What is the Georgia Youthful Offender Act?

Many younger defendants and their families are concerned that they may enter the prison system if they face prison time. Prison can be a dangerous and unsettling place, especially for teenagers. Unfortunately, a long prison sentence often puts the juvenile offender on the path to further crime rather than rehabilitation.

Faced with these concerns, Georgia passed the Juvenile Offenders Act in 1971, aimed at treating criminal suspects aged 17–24. Pursuant to OCGA Section 42-7-8, the sentencing judge may issue a written recommendation convicting the defendant of juvenile delinquent treatment. While the judge may make this recommendation, the law enforcement agency ultimately evaluates and then makes the decision as to whether the accused will be treated as a “juvenile offender.”

Per OCGA § 42-7-3 Subpart (a): “Juvenile offenders are required to undergo treatment in secure facilities, including training schools, hospitals, farms and forestry and other camps, and including vocational training facilities and other institutions and agencies that provide essential Types of treatment.” Importantly, and as far as possible, the law adds: “Such institutions and facilities shall only be used for the treatment of juvenile offenders who have the potential and desire for rehabilitation under this chapter.”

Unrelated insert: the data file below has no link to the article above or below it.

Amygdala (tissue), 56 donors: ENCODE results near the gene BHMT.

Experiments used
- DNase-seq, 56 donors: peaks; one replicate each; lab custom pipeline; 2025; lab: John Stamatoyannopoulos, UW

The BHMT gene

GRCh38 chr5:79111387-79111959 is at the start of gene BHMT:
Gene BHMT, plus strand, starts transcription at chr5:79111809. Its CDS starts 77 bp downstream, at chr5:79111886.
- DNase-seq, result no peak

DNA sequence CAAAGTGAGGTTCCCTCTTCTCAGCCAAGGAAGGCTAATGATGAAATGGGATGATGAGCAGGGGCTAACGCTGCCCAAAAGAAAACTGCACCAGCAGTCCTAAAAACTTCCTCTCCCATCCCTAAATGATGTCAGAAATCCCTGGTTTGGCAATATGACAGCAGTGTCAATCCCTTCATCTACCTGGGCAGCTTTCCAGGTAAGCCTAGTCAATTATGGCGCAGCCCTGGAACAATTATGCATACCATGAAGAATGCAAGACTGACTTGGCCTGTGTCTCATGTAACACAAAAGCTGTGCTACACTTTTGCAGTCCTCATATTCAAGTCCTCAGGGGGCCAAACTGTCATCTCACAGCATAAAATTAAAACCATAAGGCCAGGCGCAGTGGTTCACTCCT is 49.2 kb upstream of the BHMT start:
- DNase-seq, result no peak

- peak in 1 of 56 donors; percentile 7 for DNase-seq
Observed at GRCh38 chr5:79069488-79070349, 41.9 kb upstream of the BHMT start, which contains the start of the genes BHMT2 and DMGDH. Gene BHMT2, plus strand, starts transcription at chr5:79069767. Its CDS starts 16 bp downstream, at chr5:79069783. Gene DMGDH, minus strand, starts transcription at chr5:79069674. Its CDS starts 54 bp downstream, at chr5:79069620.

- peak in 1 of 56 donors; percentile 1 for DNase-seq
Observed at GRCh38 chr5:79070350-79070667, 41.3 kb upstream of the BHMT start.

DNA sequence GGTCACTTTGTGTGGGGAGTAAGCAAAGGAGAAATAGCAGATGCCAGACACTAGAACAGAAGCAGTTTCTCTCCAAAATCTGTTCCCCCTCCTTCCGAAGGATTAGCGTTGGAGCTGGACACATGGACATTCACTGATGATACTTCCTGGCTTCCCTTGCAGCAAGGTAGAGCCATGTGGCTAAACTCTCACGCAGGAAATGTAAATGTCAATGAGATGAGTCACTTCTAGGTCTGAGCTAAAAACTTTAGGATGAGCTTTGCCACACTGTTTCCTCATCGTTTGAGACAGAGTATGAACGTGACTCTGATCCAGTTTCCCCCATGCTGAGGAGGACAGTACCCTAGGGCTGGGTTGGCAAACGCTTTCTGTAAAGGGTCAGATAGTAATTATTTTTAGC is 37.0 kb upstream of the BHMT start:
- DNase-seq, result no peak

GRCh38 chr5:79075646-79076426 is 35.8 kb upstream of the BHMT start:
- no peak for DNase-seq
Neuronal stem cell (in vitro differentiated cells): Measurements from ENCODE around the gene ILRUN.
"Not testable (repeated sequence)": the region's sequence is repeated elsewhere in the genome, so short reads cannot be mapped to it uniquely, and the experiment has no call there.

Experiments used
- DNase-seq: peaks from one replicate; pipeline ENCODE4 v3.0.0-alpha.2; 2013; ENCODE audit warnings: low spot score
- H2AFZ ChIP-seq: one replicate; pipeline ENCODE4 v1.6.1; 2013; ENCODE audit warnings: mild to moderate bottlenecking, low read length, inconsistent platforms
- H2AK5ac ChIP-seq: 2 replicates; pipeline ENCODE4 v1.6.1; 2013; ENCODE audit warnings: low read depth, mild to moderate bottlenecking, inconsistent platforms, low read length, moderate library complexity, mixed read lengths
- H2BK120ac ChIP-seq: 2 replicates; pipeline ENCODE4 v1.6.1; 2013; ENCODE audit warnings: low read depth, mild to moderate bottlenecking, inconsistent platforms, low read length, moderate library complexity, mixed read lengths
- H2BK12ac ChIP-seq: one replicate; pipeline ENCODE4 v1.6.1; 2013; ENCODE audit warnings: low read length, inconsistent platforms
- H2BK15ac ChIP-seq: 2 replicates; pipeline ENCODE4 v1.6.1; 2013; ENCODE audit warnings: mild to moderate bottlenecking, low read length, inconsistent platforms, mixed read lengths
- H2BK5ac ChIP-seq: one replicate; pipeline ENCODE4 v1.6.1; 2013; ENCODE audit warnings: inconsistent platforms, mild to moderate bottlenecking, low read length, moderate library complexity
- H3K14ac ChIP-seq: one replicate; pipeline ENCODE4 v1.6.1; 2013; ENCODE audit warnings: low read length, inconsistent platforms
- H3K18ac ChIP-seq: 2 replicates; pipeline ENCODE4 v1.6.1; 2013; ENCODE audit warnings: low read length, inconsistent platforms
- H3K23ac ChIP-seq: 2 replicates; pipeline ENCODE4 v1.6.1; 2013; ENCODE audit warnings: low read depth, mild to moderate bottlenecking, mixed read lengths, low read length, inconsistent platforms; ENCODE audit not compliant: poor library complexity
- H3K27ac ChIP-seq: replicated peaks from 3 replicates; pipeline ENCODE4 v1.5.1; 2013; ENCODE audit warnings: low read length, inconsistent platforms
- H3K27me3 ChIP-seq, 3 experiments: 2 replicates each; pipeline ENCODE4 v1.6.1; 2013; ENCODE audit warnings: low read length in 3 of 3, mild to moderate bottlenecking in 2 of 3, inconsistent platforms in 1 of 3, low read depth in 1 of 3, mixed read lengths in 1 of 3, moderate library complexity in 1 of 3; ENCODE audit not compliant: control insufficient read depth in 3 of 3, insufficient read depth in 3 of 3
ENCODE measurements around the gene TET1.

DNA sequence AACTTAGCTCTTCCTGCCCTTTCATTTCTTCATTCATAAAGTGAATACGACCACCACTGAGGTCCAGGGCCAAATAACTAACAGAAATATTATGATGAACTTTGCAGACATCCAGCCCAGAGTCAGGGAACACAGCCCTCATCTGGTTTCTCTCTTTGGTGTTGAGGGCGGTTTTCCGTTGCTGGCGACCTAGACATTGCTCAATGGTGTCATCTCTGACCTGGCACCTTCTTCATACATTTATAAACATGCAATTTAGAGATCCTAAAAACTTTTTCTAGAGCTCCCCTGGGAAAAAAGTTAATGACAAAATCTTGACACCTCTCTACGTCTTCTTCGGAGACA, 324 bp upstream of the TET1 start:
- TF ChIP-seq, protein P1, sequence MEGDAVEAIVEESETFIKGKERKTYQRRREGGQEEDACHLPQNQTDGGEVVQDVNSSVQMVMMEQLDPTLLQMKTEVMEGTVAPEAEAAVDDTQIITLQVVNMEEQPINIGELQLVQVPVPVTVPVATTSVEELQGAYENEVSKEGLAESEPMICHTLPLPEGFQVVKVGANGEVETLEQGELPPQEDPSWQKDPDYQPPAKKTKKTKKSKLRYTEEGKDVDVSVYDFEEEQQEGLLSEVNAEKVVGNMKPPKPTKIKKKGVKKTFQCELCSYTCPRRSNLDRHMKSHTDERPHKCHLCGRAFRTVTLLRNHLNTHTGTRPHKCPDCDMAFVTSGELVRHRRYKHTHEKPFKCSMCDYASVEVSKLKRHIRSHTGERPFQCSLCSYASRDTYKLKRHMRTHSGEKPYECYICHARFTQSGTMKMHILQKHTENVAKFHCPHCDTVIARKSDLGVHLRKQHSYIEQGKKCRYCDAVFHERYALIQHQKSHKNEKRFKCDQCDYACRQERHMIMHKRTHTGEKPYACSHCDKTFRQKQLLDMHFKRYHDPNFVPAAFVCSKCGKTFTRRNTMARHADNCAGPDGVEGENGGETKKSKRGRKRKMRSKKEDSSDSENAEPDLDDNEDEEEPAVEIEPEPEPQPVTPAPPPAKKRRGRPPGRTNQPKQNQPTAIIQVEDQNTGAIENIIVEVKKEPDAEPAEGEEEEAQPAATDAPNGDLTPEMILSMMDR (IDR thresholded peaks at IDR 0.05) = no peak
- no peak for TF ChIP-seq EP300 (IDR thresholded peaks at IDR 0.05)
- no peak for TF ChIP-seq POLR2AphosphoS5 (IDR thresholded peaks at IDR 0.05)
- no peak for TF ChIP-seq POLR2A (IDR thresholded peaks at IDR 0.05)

In principle, young offenders have the opportunity to visit special facilities for their age group with the aim of rehabilitation and qualification. Such programs can make a world of difference for those who want to transform their lives.

What the Juvenile Justice Act is not

Some people may confuse the Juvenile Offenders Act with the First Offenders Act. However, these two laws provide for different things. The First Offender Act does not address opportunities while a defendant is incarcerated. Its purpose – as detailed in a previous blog post – is to protect a first-time offender from a lifelong offense.

The Juvenile Criminal Law Act is also no guarantee that a qualified criminal suspect will be committed to a specific facility or not. As explained above, these decisions are ultimately made by the correctional authority and not by the sentencing judge.

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If you or a loved one is facing prison time, are under the age of 25 and have rehabilitation goals, it is important that your attorney seeks a conviction under the Juvenile Offenders Act to have the best chance of success. Call today for a free consultation.